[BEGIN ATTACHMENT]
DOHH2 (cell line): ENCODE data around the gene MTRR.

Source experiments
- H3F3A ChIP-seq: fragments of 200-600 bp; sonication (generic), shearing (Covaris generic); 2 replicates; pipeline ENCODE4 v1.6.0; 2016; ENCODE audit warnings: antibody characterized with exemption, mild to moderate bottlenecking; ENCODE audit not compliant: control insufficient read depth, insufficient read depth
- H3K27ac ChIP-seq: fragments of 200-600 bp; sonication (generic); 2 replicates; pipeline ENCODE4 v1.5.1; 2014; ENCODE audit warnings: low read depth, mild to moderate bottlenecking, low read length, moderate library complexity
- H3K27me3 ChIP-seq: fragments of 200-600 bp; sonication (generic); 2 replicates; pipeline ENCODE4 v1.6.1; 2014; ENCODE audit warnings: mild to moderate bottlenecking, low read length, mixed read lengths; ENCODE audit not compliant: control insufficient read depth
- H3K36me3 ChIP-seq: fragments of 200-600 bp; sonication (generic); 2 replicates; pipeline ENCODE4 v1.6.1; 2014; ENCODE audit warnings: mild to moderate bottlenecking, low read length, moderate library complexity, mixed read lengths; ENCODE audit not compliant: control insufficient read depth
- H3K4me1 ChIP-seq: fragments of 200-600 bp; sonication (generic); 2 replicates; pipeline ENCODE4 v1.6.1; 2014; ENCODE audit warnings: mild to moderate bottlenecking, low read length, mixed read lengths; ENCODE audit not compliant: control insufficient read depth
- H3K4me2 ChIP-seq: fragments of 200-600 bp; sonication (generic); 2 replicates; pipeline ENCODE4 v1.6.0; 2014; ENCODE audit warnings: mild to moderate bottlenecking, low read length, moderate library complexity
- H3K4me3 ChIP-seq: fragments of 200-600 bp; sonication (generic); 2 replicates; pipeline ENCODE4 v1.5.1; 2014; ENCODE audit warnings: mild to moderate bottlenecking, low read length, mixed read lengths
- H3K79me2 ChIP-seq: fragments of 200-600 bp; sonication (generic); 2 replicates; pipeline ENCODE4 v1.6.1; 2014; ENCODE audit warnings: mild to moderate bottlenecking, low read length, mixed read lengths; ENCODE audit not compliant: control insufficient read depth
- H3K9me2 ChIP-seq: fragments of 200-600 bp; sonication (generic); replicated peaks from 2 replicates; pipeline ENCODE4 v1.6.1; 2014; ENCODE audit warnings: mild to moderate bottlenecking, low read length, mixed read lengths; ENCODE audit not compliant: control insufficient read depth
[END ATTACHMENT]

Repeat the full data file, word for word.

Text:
DOHH2 (cell line): ENCODE data around the gene MTRR.

Source experiments
- H3F3A ChIP-seq: fragments of 200-600 bp; sonication (generic), shearing (Covaris generic); 2 replicates; pipeline ENCODE4 v1.6.0; 2016; ENCODE audit warnings: antibody characterized with exemption, mild to moderate bottlenecking; ENCODE audit not compliant: control insufficient read depth, insufficient read depth
- H3K27ac ChIP-seq: fragments of 200-600 bp; sonication (generic); 2 replicates; pipeline ENCODE4 v1.5.1; 2014; ENCODE audit warnings: low read depth, mild to moderate bottlenecking, low read length, moderate library complexity
- H3K27me3 ChIP-seq: fragments of 200-600 bp; sonication (generic); 2 replicates; pipeline ENCODE4 v1.6.1; 2014; ENCODE audit warnings: mild to moderate bottlenecking, low read length, mixed read lengths; ENCODE audit not compliant: control insufficient read depth
- H3K36me3 ChIP-seq: fragments of 200-600 bp; sonication (generic); 2 replicates; pipeline ENCODE4 v1.6.1; 2014; ENCODE audit warnings: mild to moderate bottlenecking, low read length, moderate library complexity, mixed read lengths; ENCODE audit not compliant: control insufficient read depth
- H3K4me1 ChIP-seq: fragments of 200-600 bp; sonication (generic); 2 replicates; pipeline ENCODE4 v1.6.1; 2014; ENCODE audit warnings: mild to moderate bottlenecking, low read length, mixed read lengths; ENCODE audit not compliant: control insufficient read depth
- H3K4me2 ChIP-seq: fragments of 200-600 bp; sonication (generic); 2 replicates; pipeline ENCODE4 v1.6.0; 2014; ENCODE audit warnings: mild to moderate bottlenecking, low read length, moderate library complexity
- H3K4me3 ChIP-seq: fragments of 200-600 bp; sonication (generic); 2 replicates; pipeline ENCODE4 v1.5.1; 2014; ENCODE audit warnings: mild to moderate bottlenecking, low read length, mixed read lengths
- H3K79me2 ChIP-seq: fragments of 200-600 bp; sonication (generic); 2 replicates; pipeline ENCODE4 v1.6.1; 2014; ENCODE audit warnings: mild to moderate bottlenecking, low read length, mixed read lengths; ENCODE audit not compliant: control insufficient read depth
- H3K9me2 ChIP-seq: fragments of 200-600 bp; sonication (generic); replicated peaks from 2 replicates; pipeline ENCODE4 v1.6.1; 2014; ENCODE audit warnings: mild to moderate bottlenecking, low read length, mixed read lengths; ENCODE audit not compliant: control insufficient read depth